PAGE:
This project is based on the goal of explaining an event in the relatively recent past by working progressively further into the past to uncover more and more information that seems to bear on the issues. Even though the effort to create other states out of Nigeria came out of the context of the challenges of independent Nigeria, don’t historians need to look further back to see what happened in the (earlier) colonial and pre-colonial eras to learn more about the world from which Nigeria was created? Of course, we do. After all, this is a history course.

Before going further, we need to be aware of the flow of events. For the purposes of this project the “colonial” period is essentially the period between World War I and World War II while the pre-colonial material presented here covers the 19th century up to World War I. During the precolonial period, there is already direct contact with Europeans who operate in port cities such as Bonny as well as indirect contact through the purchase of European goods through trade as well as the production of products intended to be sent to port cities. This commerce of course was added onto the slave-trading networks which had existed since around 1500. As a result of a meeting of European powers in Berlin in 1884, the interior of Africa was divided into colonial possessions of European countries. The English move into the land of the Igbo followed shortly thereafter, covering the period from 1889-1914. And, in 1914, northern and southern Nigeria were united for administrative purposes into a single British colony.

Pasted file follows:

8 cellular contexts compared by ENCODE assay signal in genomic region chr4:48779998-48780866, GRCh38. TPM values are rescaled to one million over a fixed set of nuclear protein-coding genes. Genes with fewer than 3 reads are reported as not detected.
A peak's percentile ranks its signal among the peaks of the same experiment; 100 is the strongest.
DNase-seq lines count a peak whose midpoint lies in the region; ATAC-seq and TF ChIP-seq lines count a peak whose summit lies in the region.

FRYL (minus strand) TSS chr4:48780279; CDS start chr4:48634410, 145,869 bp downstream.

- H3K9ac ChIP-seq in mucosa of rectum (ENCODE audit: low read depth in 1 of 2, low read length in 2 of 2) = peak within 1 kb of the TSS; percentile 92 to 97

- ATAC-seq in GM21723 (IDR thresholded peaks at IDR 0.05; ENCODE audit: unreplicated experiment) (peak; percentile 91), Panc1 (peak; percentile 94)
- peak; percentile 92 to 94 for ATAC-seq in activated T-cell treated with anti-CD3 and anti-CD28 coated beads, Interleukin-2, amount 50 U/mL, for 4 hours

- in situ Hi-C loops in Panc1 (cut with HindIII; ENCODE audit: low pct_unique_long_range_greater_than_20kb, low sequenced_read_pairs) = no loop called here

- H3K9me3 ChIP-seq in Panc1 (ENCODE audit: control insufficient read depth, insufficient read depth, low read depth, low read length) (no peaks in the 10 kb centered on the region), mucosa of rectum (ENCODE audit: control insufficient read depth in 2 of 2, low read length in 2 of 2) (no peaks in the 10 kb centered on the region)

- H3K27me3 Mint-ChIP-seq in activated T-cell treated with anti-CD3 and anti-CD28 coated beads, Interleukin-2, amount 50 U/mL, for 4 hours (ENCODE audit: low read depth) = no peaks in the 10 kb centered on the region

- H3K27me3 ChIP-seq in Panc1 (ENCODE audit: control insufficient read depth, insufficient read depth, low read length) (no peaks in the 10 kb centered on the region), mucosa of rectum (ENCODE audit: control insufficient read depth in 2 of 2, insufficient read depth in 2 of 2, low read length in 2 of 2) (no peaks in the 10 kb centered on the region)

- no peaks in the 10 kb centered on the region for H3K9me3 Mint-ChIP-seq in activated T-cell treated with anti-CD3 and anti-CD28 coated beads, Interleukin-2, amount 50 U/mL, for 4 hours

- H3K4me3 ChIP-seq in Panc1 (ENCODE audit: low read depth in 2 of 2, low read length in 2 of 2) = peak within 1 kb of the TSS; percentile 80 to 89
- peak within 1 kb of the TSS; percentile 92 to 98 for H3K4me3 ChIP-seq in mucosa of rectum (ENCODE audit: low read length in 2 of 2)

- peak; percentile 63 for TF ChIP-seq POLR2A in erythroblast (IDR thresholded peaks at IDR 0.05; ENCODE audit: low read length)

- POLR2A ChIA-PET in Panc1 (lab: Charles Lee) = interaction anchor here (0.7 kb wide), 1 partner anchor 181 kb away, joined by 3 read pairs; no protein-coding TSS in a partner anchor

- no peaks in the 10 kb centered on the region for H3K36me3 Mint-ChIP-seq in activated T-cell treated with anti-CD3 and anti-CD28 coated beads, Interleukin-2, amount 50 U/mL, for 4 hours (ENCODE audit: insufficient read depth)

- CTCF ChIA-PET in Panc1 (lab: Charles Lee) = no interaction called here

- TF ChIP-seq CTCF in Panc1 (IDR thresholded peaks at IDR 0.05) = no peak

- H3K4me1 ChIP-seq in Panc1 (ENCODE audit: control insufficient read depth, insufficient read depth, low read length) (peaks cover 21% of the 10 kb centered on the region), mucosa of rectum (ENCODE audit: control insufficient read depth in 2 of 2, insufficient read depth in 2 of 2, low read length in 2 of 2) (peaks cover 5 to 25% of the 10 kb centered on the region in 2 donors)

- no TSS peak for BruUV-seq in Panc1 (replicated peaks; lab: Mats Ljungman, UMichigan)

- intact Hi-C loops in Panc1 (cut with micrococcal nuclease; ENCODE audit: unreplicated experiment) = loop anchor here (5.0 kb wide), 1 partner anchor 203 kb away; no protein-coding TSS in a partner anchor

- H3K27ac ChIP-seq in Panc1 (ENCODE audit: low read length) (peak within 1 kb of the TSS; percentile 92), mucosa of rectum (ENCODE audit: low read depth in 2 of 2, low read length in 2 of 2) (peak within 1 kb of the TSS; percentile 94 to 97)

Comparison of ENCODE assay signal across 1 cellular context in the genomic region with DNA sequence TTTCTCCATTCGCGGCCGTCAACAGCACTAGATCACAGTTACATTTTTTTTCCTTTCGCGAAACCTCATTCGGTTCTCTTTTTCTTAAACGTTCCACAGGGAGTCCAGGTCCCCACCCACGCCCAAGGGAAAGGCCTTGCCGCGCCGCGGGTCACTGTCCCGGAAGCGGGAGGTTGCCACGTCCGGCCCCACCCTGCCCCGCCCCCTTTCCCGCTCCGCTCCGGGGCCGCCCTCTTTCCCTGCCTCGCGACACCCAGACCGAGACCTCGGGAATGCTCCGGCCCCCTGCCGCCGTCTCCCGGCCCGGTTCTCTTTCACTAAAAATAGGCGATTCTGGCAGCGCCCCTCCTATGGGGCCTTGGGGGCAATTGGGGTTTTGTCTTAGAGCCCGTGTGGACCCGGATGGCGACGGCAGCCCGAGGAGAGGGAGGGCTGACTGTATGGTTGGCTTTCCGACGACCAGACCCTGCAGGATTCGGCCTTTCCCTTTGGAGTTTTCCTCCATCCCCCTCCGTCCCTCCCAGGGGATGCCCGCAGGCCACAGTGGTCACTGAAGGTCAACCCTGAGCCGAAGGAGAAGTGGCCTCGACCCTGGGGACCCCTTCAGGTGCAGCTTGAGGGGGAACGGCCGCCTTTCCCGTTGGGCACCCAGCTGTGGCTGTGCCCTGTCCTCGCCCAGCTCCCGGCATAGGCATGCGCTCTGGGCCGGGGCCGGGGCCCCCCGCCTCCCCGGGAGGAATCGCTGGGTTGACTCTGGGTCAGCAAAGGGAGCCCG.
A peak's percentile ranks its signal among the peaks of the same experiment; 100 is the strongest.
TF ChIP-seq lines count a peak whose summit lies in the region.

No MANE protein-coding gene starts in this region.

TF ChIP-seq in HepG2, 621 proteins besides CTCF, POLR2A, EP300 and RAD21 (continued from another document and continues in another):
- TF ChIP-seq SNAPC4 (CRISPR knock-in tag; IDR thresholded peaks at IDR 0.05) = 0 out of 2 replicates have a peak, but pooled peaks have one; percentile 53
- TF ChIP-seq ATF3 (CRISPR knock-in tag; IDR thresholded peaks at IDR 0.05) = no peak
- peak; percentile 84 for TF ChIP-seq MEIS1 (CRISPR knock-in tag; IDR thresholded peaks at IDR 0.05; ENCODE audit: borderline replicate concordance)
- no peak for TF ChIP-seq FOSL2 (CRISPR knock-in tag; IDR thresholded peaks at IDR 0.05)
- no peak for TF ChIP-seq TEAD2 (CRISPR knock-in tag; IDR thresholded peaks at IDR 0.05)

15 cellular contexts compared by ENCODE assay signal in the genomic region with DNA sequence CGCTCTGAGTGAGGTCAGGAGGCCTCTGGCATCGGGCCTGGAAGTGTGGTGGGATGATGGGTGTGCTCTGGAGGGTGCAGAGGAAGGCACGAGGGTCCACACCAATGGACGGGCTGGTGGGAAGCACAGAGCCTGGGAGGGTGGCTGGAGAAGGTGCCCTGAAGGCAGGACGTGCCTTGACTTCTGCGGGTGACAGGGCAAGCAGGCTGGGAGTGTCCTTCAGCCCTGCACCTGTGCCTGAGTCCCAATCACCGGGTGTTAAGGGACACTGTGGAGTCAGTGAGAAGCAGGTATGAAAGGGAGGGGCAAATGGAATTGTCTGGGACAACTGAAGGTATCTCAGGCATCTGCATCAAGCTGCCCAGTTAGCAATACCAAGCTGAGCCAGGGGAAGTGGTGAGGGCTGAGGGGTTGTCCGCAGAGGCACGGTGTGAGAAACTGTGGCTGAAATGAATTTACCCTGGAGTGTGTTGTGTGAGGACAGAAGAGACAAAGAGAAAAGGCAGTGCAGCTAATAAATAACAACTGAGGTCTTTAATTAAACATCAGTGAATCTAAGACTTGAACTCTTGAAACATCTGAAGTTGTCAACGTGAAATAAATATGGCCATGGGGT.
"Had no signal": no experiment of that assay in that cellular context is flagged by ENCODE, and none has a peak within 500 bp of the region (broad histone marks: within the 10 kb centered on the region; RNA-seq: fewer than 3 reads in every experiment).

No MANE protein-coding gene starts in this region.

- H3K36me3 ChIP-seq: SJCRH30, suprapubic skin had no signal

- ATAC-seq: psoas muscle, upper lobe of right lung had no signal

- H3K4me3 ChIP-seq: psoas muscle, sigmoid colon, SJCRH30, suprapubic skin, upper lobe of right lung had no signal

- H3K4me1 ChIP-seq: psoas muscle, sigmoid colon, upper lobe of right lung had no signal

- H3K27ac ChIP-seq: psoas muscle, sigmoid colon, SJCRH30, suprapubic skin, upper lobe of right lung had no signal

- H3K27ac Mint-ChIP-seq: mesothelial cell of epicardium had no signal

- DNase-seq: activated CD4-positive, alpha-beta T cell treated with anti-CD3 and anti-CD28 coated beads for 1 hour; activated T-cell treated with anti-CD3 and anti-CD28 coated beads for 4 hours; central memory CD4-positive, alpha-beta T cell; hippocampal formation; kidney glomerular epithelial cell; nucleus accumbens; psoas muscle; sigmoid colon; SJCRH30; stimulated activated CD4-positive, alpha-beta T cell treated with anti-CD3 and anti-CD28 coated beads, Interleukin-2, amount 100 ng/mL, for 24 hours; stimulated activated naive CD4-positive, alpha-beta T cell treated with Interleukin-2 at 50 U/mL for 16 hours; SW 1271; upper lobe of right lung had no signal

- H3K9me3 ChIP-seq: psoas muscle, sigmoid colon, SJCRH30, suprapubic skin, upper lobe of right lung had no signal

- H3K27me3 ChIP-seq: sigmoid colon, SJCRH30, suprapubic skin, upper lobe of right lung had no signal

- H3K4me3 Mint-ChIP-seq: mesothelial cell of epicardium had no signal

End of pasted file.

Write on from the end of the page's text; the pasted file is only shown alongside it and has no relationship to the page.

World War I was truly a world war with participants drawn from five continents and military actions spread around the globe. There were some specific outcomes and impacts for Africans as a result of WWI. These include the fact that military conscription (draft) of numerous African colonial subjects into European armies generated great amounts of anger. But the war had more concrete consequences. Africans who fought alongside European whites found out that these “masters” were ordinary people, not supermen. Furthermore, Africans expected to be rewarded for their service to their colonial masters with social and constitutional changes as well as economic concessions in ways that would improve their living conditions at home. The educated elites followed up on President Woodrow Wilson’s (United States) call to reorganize governments on the basis of national self-determination. The term means that people should be independent and live within political boundaries that corresponded to where they lived.

Rather than relaxing colonial strictures in gratitude after the war, the European presence in Africa intensified. “The period 1919-1935 was colonial imperialism’s last territorial drive in Africa. By 1935, all those areas that were still holding out against the imperialists and clinging to their sovereignty … were all brought under effective occupation and put under the colonial system. This meant that more Africans were feeling the pinch of colonialism by the 1920s than were by the 1910s. One would therefore expect to see a corresponding change in the scale of anti-colonialist or nationalist activities. Moreover, the new administrative measures and ordinances that were introduced during this period to underpin the colonial system—this was the heyday of the British system of ‘indirect rule’—gave more and more powers to the traditional rulers and the newly created chiefs to the exclusion of the educated elite. Frustration and disappointment, therefore, grew among the educated elite, and since their number increased during the period, they became reactions not only intensified and anti-colonial but anti-traditional rulers as well.” (Boahen, African Perspectives on Colonialism, 76-77)